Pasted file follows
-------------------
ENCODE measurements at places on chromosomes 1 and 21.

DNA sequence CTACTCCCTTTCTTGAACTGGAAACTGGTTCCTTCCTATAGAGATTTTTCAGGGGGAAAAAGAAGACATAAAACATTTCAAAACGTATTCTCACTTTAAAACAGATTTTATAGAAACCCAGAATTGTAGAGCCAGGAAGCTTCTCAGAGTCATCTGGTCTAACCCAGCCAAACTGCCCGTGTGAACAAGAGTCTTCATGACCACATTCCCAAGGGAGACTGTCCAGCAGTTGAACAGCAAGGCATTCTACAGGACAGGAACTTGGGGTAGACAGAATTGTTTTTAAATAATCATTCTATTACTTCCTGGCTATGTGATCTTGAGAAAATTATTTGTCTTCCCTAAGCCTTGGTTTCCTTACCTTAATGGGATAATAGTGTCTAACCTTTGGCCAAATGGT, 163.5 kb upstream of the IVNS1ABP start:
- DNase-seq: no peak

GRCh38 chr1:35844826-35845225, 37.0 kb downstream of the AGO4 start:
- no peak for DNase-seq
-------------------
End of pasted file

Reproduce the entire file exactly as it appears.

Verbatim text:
ENCODE measurements at places on chromosomes 1 and 21.

DNA sequence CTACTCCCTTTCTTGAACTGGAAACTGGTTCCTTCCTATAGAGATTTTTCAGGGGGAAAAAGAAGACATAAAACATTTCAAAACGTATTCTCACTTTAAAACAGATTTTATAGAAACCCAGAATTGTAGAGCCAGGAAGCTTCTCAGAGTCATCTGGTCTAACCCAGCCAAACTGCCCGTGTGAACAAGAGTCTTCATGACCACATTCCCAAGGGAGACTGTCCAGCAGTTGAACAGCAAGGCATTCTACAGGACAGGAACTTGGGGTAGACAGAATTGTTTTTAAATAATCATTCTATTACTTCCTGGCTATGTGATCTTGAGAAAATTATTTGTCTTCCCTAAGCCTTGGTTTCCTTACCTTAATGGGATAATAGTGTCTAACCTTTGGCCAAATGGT, 163.5 kb upstream of the IVNS1ABP start:
- DNase-seq: no peak

GRCh38 chr1:35844826-35845225, 37.0 kb downstream of the AGO4 start:
- no peak for DNase-seq